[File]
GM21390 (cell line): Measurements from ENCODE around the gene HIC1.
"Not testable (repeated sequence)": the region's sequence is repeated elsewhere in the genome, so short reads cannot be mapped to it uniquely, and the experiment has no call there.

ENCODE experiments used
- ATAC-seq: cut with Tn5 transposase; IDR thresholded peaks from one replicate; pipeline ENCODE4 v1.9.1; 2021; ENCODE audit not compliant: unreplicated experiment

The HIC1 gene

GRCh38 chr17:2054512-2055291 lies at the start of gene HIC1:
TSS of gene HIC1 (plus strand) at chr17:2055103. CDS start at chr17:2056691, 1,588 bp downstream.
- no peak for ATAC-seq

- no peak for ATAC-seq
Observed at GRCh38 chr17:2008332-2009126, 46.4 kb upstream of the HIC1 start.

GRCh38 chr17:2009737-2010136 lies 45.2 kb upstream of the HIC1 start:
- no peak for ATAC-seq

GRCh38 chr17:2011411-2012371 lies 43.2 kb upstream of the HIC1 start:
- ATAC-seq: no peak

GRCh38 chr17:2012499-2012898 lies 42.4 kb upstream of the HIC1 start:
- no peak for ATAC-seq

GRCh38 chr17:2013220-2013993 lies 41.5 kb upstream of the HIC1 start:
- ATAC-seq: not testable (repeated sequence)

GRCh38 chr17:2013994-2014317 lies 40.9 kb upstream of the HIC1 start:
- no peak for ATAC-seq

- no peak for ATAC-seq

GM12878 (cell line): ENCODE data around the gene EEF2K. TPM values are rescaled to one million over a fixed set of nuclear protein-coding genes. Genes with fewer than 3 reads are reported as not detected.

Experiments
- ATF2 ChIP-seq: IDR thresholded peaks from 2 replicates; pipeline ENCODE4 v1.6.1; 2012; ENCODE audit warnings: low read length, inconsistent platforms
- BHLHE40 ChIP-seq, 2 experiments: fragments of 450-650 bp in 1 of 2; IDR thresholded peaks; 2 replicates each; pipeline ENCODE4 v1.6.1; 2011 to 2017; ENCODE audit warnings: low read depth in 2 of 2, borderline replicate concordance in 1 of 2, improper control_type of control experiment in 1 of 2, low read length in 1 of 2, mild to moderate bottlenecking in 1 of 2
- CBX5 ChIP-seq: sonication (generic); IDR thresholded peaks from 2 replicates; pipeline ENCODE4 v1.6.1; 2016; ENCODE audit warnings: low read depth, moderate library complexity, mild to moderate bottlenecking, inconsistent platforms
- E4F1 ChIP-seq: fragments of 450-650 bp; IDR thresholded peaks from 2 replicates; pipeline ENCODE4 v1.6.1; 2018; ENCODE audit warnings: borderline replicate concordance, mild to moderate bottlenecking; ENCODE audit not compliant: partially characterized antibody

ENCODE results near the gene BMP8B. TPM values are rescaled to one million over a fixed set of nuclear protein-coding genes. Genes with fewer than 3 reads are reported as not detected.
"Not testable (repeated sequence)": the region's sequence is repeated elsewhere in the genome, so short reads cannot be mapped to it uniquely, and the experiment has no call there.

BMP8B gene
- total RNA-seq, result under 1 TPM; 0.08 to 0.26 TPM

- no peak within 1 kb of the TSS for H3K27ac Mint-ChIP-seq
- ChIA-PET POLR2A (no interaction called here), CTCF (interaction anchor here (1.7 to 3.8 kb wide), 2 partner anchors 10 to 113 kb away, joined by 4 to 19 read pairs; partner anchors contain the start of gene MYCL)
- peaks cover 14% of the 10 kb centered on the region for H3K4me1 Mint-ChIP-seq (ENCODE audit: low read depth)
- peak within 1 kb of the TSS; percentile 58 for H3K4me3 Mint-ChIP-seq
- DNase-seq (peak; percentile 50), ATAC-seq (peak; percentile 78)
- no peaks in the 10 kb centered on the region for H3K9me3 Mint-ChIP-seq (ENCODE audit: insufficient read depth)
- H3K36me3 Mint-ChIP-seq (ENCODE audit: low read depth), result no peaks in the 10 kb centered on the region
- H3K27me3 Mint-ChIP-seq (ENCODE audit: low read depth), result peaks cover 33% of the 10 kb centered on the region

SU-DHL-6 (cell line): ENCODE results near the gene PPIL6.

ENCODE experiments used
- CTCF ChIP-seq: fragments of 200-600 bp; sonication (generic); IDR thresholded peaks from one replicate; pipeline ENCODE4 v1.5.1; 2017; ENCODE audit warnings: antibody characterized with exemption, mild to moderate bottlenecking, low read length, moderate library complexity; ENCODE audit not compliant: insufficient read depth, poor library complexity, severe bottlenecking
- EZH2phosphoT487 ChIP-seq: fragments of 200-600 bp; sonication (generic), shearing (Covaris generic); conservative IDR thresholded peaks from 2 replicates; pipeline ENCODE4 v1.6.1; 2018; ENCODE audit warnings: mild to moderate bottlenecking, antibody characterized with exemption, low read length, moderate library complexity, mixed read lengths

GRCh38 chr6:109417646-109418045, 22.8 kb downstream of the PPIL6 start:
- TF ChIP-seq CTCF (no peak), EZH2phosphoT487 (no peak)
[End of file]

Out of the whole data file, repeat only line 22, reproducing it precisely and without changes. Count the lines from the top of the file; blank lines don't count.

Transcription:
GM12878 (cell line): ENCODE data around the gene EEF2K. TPM values are rescaled to one million over a fixed set of nuclear protein-coding genes. Genes with fewer than 3 reads are reported as not detected.